Goiogouen (also spelled Gayagaanhe and known as Cayuga Castle), was a major village of the Cayuga nation of Iroquois Indians in west-central New York State. It was located on the eastern shore of Cayuga Lake on the north side of the Great Gully Brook, about 10 miles (16 km) south of the large 17th-century Cayuga town of Tiohero; and approximately along the southern line of the modern-day township of Springport, New York. It was located about four miles (6 km) north from Chonodote, the present-day location of the village of Aurora, New York and about two miles (3 km) south of the village of Union Springs, New York.
Goiogouen was established at least as early as 1656 when the French mission of St. Joseph was founded nearby. It remained occupied through the late 17th century and most of the 18th century. It was abandoned after being destroyed by US forces in 1779, but was reoccupied until 1784.
In 1656, Jesuit missionaries Joseph Chaumanot and René Menard came to the area from Onondaga territory, said to be invited by the Cayuga chief Saonchiogwa. They were followed later by Étienne de Carheil and Pierre Raffeix. The Jesuits built there apparently the first Christian church west of Onondaga territory. Their mission at Goiogouen was named St. Joseph.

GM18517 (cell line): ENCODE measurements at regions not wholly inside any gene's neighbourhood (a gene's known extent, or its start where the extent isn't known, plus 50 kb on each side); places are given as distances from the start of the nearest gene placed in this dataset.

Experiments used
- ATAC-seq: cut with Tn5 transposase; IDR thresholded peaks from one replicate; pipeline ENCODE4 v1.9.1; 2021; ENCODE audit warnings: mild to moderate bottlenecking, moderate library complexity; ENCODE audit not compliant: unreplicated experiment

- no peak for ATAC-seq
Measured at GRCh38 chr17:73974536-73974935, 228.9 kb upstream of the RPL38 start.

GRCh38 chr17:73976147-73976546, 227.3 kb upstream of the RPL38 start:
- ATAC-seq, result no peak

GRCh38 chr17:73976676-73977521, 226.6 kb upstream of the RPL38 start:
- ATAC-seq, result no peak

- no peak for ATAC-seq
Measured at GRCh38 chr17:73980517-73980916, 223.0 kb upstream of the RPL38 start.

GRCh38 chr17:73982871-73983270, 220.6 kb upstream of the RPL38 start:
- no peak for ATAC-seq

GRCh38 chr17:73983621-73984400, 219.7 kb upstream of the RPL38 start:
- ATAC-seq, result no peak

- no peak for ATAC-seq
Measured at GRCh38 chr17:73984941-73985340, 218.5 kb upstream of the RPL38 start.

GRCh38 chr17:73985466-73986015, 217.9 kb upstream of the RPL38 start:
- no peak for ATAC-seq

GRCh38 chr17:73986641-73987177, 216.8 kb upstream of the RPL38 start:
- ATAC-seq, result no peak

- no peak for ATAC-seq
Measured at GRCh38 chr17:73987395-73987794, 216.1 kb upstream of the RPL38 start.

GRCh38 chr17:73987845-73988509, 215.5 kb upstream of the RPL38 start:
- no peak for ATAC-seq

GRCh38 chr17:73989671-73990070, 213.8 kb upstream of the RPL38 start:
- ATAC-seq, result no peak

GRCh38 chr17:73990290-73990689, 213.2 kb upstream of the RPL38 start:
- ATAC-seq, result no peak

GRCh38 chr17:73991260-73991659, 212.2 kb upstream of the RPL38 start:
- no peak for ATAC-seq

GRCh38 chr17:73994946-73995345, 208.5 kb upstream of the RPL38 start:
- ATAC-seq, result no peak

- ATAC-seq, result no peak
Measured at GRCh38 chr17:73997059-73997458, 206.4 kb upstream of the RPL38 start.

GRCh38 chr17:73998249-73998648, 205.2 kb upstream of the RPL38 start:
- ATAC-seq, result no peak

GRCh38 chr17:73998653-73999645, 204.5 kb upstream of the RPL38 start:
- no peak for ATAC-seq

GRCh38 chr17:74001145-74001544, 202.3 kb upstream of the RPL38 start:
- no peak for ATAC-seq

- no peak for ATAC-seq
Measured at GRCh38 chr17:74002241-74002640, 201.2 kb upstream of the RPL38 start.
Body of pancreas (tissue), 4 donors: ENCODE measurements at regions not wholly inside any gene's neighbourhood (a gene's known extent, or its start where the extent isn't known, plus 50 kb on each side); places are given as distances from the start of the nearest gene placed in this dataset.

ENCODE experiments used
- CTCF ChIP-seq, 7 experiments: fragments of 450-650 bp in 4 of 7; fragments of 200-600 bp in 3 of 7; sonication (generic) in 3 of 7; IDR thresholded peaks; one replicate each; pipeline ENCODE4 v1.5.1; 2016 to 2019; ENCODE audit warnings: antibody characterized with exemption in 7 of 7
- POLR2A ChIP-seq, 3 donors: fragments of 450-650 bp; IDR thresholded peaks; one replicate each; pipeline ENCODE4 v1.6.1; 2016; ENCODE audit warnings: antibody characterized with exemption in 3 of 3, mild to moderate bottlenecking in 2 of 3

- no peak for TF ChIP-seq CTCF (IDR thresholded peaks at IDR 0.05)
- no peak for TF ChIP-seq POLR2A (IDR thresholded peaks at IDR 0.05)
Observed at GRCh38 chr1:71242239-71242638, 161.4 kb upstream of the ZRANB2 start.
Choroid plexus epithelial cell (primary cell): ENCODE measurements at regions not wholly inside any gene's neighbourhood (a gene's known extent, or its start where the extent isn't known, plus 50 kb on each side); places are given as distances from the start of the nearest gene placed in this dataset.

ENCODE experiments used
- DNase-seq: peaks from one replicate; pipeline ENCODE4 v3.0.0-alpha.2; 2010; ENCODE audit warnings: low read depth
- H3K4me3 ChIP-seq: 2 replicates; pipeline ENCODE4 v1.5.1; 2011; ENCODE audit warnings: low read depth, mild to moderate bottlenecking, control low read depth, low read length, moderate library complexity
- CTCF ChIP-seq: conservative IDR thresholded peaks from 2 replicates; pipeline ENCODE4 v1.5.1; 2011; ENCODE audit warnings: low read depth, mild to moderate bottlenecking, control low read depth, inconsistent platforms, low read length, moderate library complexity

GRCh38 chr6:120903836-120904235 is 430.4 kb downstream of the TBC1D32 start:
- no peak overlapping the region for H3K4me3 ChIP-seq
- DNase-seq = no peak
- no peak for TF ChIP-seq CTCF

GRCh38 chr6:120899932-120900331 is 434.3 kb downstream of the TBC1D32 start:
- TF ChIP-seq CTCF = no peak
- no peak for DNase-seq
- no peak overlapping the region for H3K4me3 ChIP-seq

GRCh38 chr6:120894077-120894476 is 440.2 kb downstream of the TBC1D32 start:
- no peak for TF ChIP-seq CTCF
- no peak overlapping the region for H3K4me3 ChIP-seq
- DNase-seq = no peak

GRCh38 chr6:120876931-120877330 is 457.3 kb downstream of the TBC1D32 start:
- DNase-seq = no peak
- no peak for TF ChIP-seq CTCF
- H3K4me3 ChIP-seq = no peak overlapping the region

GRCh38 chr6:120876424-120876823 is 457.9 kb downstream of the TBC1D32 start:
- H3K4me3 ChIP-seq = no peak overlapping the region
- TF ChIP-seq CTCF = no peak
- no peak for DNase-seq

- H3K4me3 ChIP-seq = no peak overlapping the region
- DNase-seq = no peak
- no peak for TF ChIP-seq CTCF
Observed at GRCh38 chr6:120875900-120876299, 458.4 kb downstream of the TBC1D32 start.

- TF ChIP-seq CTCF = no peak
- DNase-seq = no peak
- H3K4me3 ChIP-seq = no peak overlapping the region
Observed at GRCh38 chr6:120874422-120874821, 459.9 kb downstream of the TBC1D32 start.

At the first visit of the Jesuits, Goioguen was described as "a village [of] long houses with ridge-pole roofs covered with elm bark... in the midst of fields of corn which extended to the edge of the forest." In 1671, Raffeix described the country surrounding Goiogouen as follows:
Goiogouen is the fairest country I have seen in America. It is a tract between two lakes and not exceeding four leagues in width, consisting of almost uninterrupted plains, the woods bordering it are extremely beautiful. Around Goiogouen there are killed more than a thousand deer annually. Fish, salmon, as well as eels and other fish are plentiful. Four leagues from here I saw by the side of a river (Seneca) ten extremely fine salt springs.
At the time of the American Revolution, Goiogouen consisted of "fifteen very large square log houses" (longhouses), deemed to be very well built by the scouting parties of the Sullivan-Clinton Campaign; and "in the vicinity...were one hundred and 10 acres (40,000 m2) of corn; besides apples, peaches, potatoes, turnips, onions, pumpkins, squashes and other vegetables in abundance." The village was destroyed by these American troops on September 23, 1779.
A monument erected in 1929 by New York State stands near the location of Goiogouen.
- Tanner, Helen Hornbeck; Adele Hast; Jacqueline Peterson; Robert J. Surtees; Miklos Pinther (1987). Atlas of Great Lakes Indian History. University of Oklahoma Press. pp. 33, 37, 41, 59, 75. ISBN 0-8061-2056-8.